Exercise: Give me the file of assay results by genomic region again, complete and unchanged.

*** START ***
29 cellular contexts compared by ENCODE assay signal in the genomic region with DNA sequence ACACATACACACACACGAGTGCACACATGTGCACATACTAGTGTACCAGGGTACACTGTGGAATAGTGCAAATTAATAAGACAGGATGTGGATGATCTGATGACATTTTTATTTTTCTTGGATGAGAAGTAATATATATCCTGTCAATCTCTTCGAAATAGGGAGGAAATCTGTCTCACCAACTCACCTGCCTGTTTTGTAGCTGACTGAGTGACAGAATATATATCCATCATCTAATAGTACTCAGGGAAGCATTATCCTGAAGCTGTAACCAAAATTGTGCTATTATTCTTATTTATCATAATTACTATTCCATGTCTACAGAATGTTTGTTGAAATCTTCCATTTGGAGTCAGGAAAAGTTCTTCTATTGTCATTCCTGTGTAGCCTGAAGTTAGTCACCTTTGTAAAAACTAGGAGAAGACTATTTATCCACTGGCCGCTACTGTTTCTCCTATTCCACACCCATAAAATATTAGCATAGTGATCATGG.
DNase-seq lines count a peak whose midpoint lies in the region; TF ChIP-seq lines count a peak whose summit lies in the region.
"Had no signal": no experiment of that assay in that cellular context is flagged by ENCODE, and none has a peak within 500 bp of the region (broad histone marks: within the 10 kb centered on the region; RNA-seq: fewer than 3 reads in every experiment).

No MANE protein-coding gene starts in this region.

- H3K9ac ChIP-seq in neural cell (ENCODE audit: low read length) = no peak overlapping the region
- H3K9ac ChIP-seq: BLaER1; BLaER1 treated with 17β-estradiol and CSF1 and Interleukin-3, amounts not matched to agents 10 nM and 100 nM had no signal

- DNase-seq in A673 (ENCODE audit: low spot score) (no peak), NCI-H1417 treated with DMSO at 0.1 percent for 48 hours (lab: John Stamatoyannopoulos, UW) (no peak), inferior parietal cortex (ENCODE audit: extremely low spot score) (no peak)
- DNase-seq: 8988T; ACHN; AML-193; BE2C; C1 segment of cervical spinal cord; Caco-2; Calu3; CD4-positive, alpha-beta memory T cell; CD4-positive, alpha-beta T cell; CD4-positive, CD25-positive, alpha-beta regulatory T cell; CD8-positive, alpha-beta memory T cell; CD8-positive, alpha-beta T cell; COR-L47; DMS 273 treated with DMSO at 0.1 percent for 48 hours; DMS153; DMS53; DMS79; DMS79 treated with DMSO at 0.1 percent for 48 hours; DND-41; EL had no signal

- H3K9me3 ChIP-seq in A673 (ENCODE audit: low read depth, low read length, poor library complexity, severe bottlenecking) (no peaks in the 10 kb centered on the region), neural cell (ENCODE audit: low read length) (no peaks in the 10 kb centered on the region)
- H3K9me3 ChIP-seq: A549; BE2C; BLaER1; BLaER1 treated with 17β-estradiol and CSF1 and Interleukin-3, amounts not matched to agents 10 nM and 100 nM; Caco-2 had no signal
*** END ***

29 cellular contexts compared by ENCODE assay signal in the genomic region with DNA sequence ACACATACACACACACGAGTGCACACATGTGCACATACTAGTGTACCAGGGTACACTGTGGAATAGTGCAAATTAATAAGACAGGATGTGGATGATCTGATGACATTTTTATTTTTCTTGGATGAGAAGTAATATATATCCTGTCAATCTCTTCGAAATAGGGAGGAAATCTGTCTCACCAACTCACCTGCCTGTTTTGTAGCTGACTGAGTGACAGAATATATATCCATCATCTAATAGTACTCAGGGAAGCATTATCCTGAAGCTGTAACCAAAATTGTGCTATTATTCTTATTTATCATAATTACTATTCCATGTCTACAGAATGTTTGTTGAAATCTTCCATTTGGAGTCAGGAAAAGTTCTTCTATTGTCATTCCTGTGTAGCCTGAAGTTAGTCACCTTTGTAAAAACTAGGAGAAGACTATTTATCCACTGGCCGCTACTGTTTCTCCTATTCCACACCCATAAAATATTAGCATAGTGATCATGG.
DNase-seq lines count a peak whose midpoint lies in the region; TF ChIP-seq lines count a peak whose summit lies in the region.
"Had no signal": no experiment of that assay in that cellular context is flagged by ENCODE, and none has a peak within 500 bp of the region (broad histone marks: within the 10 kb centered on the region; RNA-seq: fewer than 3 reads in every experiment).

No MANE protein-coding gene starts in this region.

- H3K9ac ChIP-seq in neural cell (ENCODE audit: low read length) = no peak overlapping the region
- H3K9ac ChIP-seq: BLaER1; BLaER1 treated with 17β-estradiol and CSF1 and Interleukin-3, amounts not matched to agents 10 nM and 100 nM had no signal

- DNase-seq in A673 (ENCODE audit: low spot score) (no peak), NCI-H1417 treated with DMSO at 0.1 percent for 48 hours (lab: John Stamatoyannopoulos, UW) (no peak), inferior parietal cortex (ENCODE audit: extremely low spot score) (no peak)
- DNase-seq: 8988T; ACHN; AML-193; BE2C; C1 segment of cervical spinal cord; Caco-2; Calu3; CD4-positive, alpha-beta memory T cell; CD4-positive, alpha-beta T cell; CD4-positive, CD25-positive, alpha-beta regulatory T cell; CD8-positive, alpha-beta memory T cell; CD8-positive, alpha-beta T cell; COR-L47; DMS 273 treated with DMSO at 0.1 percent for 48 hours; DMS153; DMS53; DMS79; DMS79 treated with DMSO at 0.1 percent for 48 hours; DND-41; EL had no signal

- H3K9me3 ChIP-seq in A673 (ENCODE audit: low read depth, low read length, poor library complexity, severe bottlenecking) (no peaks in the 10 kb centered on the region), neural cell (ENCODE audit: low read length) (no peaks in the 10 kb centered on the region)
- H3K9me3 ChIP-seq: A549; BE2C; BLaER1; BLaER1 treated with 17β-estradiol and CSF1 and Interleukin-3, amounts not matched to agents 10 nM and 100 nM; Caco-2 had no signal